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school board budget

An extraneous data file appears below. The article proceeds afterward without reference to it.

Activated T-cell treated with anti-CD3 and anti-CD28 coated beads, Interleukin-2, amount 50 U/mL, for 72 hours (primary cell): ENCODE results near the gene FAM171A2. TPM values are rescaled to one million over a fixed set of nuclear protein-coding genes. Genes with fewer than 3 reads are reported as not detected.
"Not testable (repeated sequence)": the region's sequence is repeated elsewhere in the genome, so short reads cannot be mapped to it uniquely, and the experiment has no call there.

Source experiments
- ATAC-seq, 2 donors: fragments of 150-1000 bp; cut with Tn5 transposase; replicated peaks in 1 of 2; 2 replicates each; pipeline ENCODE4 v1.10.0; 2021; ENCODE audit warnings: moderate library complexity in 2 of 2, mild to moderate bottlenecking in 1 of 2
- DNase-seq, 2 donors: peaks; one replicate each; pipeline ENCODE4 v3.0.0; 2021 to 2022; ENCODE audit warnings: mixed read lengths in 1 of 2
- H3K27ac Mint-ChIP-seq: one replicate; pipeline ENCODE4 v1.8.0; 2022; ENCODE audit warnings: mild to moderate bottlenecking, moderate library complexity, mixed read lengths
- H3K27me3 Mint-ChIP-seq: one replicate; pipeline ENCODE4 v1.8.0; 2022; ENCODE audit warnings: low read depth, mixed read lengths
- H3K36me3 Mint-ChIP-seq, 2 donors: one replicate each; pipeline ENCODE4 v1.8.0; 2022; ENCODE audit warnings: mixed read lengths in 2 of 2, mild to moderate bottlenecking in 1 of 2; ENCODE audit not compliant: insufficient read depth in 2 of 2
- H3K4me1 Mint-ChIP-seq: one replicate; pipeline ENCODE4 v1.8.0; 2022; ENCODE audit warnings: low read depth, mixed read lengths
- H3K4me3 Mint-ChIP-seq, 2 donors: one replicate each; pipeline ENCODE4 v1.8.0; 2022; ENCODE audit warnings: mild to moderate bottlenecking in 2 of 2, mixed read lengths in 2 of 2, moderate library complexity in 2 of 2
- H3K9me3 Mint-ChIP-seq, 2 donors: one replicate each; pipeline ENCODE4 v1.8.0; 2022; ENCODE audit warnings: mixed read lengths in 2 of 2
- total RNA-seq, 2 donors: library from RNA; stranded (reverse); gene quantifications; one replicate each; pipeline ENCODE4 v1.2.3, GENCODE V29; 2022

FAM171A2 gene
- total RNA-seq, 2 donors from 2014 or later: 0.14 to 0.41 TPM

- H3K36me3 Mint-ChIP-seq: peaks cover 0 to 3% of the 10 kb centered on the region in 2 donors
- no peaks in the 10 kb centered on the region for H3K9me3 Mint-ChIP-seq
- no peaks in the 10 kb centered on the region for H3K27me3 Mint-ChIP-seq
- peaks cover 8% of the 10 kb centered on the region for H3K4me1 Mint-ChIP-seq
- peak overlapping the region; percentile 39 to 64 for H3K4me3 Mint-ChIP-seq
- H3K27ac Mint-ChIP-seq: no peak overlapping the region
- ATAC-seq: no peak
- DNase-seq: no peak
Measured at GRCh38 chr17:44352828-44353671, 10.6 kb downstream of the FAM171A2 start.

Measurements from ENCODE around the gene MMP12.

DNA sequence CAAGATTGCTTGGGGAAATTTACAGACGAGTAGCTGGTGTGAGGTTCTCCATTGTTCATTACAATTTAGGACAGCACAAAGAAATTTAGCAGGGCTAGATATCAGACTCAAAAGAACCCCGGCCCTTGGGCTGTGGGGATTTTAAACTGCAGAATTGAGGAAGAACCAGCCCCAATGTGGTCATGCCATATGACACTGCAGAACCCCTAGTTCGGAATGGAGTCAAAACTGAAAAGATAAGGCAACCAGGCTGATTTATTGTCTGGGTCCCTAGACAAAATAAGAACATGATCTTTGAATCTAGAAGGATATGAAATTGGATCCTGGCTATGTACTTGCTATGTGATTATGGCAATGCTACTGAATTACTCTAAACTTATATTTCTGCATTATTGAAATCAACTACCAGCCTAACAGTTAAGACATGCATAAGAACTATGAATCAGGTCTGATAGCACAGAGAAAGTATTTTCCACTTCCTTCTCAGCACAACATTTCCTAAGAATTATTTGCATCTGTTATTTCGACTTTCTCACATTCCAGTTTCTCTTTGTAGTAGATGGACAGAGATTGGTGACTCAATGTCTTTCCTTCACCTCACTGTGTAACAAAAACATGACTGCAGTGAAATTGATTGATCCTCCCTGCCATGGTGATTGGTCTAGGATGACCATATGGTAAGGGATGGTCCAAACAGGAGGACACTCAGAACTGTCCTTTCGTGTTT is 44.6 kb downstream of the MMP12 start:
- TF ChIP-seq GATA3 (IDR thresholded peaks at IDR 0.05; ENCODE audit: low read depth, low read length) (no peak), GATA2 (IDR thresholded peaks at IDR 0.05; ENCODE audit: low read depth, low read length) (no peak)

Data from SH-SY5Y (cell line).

Senior school salary splits OK So says education ministry, but teachers association unsure By Chris Woodall There's nothing wrong having senior school board administrators get paid from different budgetary pies, it simply reflects different tasks they do. That was the response to a Pique Newsmagazine story last week that drew attention to several senior Howe Sound school board district administrator salaries in the 1998-99 proposed budget that came from areas other than "district administration." "If you look at other school districts, they do the same thing," says Mike Fitzpatrick, school board superintendent. Breaking a senior administrator's salary down to amounts from "district administration," "operations, maintenance and transportation" and "district instructional support" reflects the amount of the senior administrator's responsibilities that fall into those categories, Fitzpatrick says. In the Howe Sound school board case, director of finance and administration John Hetherington's pay package of $66,979 will come from district administration ($46,885); operations, maintenance & transport ($6,698); and district instructional support ($13,396). School board secretary-treasurer Nancy Edwards will get $61,065 from district administration, and another $32,878 from operations, maintenance & transport for a total of $93,943. Superintendent Fitzpatrick is the only senior administrator who gets all his pay from one pot: $93,830 from district administration. While the Ministry of Education has nothing against this kind of budgeting, it approves it with faint praise. "On a common sense level, it sounds like it shouldn't be that way, but the ministry doesn't have a problem with this," says a ministry spokesperson. "In smaller districts, administrators will spend a portion of their time on other fields, so we leave it up to the district as the best authority to determine how it allocates its money," the spokesperson says. One person who isn't buying any of that is Howe Sound Teachers Association President Alex Miller. "These administrators do not offer direct services to students," Miller says of administrative responsibilities no matter how varied, and therefore shouldn't be paid from different areas of the school board budget. Paying administrators out of other areas takes teachers out of the classroom, Miller says. In the case of the district instructional support budgetary pie, senior administrators will get paid a total $119,768 — $68,680 to the assistant superintendent, $13,396 to the director of finance and administration, $30,914 to the district principal, and $6,778 to the personnel manager. Meanwhile, nine teaching support positions will not be filled, including positions for a hearing impaired teacher, computer co-ordinator, career program co-ordinator, computer research teacher, or school psychologist.